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Cyber crime is now a booming industry

Last updated on: January 24, 2012 11:17 IST

Cyber crime is now a booming industry

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Priyanka Joshi in Mumbai

From compromised machines to mass email lists for spamming, electronically-transferring funds out of bank accounts to phishing attacks -- India's 100 million internet users have become prime targets for hackers across the globe.

A report, titled "Global Risks for 2012", shows cyber attacks on governments and businesses are considered to be one of the top five risks in the world. Be it cybercrime, cyber-espionage or cyberwarfare -- they are on a steady rise.

The reason: highly lucrative payout hackers get from stealing data.

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"There are high profit margins and low-detection rate by law enforcement agencies. Further, half of the data thefts (on both individual PCs and enterprise PCs) are executed from remote or stolen server locations, which only makes prosecution difficult," points an ethical hacker employed with a large Indian IT outsourcing company.

E-mails, personal data and financial data are the most sought after "goods" in the black market, says Pankaj Jain, director, ESET India.

"The e-fraud business that has been traditionally flourishing in India is credit card cloning. The cloning itself is mostly performed by Nigerians living in India, though the card data they get are usually from Russian and former Soviet Union hackers on underground forums," he says.

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The fast-maturing cyber crime economy

Even as enterprises and individuals struggle with internet threats, the underground cybercrime economy has moved on to organised entrepreneurship.

An ethical hacker from New Delhi, who regularly accesses the digital black market where cybercriminals advertise and trade stolen information and services, shared how the advertisements are done.

"Search, compare, and if you find a better offer we will return your money...," reads an ad selling user data in black market journals. With the economic crisis looming large, such claims and ads are on the rise.

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"Today, the main concern for the data sellers is to generate trust among their clients," the ethical hacker says. He added that data sellers have started offering free "trial" access to stolen bank or credit card details as well as money-back guarantees and free exchanges.

"Since there is a great deal of competition in the cyber black market, the rule of supply and demand ensures that prices are competitive, with operators even offering bulk discounts to high-volume buyers," says a security consultant at a leading pharmaceutical R&D unit in Bangalore.

Preying on enterprise data

The booming Indian economy, coupled with the growing buying power of individuals, is attractive to hackers. "Many industries like BPO, software, automobiles, pharmaceuticals among others are doing business across the globe from India. This certainly brings India on the wish list of hackers for data breaches and monetary gains," says Amit Nath, country manager (India & Saarc), Trend Micro.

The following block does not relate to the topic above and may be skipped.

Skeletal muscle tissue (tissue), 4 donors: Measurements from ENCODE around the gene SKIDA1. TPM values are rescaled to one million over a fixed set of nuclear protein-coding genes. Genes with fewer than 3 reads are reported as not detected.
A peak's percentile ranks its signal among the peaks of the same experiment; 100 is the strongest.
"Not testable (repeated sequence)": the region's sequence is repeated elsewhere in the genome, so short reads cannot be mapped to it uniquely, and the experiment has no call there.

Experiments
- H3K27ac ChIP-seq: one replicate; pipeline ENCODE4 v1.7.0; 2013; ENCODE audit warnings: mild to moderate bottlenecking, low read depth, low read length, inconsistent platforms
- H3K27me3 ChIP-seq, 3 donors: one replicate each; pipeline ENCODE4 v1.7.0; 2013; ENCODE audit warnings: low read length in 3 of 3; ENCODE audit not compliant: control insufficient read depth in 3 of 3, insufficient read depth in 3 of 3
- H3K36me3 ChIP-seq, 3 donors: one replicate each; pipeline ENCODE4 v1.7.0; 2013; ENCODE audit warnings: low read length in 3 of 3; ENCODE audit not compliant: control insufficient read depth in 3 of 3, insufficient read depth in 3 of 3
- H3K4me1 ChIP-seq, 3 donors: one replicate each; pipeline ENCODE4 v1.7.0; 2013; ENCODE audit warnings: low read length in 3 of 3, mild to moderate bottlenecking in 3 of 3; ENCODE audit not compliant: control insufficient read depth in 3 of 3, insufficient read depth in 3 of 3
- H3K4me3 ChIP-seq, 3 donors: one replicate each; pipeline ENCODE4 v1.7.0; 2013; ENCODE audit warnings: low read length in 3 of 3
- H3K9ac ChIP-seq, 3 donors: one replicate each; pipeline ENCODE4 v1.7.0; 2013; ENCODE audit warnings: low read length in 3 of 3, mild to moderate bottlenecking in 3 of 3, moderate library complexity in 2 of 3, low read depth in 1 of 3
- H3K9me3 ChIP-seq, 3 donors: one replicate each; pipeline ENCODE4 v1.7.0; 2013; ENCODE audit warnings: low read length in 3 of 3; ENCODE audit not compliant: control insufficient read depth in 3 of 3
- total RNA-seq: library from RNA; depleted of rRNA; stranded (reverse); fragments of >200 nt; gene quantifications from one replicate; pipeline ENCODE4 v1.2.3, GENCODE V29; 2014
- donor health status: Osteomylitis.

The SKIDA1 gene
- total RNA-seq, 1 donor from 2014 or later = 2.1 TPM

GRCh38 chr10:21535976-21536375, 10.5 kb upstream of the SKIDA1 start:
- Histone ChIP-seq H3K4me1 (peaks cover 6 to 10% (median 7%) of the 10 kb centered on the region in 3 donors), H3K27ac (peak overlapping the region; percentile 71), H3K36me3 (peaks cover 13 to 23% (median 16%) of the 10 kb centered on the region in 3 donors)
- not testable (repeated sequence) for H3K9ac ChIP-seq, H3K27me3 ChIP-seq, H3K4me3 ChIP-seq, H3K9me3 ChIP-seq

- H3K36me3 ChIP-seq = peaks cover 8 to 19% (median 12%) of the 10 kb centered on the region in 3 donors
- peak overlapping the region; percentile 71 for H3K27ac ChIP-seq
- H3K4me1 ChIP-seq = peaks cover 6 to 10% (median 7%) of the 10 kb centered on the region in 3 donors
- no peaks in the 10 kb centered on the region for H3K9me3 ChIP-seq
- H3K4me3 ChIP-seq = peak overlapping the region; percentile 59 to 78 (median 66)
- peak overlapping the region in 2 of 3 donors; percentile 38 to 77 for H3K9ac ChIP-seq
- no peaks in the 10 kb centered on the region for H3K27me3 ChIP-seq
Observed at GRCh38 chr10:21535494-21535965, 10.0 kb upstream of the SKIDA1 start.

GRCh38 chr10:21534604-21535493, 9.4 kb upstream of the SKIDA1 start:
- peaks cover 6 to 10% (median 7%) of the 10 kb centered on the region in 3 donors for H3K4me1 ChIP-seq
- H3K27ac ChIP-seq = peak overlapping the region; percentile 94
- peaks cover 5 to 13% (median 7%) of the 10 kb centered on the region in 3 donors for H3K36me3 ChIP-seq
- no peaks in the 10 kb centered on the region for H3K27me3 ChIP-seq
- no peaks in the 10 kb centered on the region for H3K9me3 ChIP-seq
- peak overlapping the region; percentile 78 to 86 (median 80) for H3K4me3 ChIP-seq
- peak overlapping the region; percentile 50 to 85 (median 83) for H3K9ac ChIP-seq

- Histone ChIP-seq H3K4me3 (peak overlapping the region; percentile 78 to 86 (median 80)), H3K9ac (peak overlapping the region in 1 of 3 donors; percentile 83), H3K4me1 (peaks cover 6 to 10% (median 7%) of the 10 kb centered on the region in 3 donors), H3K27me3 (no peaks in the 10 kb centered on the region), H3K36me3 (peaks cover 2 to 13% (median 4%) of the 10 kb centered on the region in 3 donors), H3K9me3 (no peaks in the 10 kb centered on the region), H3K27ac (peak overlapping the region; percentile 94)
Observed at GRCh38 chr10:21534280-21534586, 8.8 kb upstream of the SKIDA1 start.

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Hackers mostly use chance or targeted approach. "Chance approach is used when volume matters, ie, for stealing credit card, bank account and email account information. Such attacks usually consist of sending malware, trojans through mass emails, social network scams and infected links," says Jain of ESET.

Targeted approach is used when the criminal has a certain intent or victim in mind and the attack is tailored to make use of certain security flaws in the system. These attacks are usually used to target organisations, government or celebrities.

A compromised PC could be used by a hacker in his network for attacking other computers, and also for studying the web browsing pattern or interaction of the user on the internet.

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Today, teams of ethical hackers or security consultants work with most leading corporates and R&D outfits, tinkering with corporate IT networks to ensure the data exchanged between employees is not mishandled or, worse, stolen by rival companies.

Threats are not always limited to financial fraud alone, says Atul Khatavkar, VP (IT Governance Risk Compliance), AGC Networks.

He says, "There could be cases of intellectual property theft, too. For example, the vice-president of an e- learning firm -- sacked from the company later -- was accused of stealing the source code of the company's future product.

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He subsequently used the product for his new venture, and the e-learning firm had to book nearly Rs 47 crore in losses due to the theft."

Government and defence data, too, is always in demand, especially by hackers in China and Pakistan, lists ESET.

Not wishing to be left behind, many enterprises are leveraging on social media tools. In a report, ISACA advises that enterprises must consider the risks of employee access to social media sites while on the corporate network.



Tags: ISACA , ESET , China , Pakistan

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